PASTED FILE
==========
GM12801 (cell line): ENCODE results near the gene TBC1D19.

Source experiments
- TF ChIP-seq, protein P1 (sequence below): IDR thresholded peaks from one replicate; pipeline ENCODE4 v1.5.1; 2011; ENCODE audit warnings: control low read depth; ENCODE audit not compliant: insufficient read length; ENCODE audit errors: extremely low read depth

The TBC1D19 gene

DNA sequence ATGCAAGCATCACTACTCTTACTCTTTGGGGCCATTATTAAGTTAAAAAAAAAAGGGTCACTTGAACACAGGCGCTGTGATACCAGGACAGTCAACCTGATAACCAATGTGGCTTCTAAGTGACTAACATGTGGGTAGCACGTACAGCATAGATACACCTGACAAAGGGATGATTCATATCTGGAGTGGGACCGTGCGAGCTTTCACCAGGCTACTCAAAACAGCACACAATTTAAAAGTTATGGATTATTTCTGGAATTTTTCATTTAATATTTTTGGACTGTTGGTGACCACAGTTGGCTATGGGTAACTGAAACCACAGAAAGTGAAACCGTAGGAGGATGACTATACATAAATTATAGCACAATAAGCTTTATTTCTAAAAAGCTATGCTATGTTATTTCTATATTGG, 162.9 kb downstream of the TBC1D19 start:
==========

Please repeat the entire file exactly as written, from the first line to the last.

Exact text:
GM12801 (cell line): ENCODE results near the gene TBC1D19.

Source experiments
- TF ChIP-seq, protein P1 (sequence below): IDR thresholded peaks from one replicate; pipeline ENCODE4 v1.5.1; 2011; ENCODE audit warnings: control low read depth; ENCODE audit not compliant: insufficient read length; ENCODE audit errors: extremely low read depth

The TBC1D19 gene

DNA sequence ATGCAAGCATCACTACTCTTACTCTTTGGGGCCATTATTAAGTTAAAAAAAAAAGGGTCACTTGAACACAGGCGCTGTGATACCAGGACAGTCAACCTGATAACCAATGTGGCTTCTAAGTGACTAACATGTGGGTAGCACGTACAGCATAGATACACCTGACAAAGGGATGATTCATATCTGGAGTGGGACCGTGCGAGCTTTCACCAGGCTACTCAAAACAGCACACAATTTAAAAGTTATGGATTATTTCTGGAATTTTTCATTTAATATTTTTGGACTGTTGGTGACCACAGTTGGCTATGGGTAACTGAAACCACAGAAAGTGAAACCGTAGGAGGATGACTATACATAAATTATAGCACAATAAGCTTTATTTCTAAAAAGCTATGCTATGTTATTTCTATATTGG, 162.9 kb downstream of the TBC1D19 start: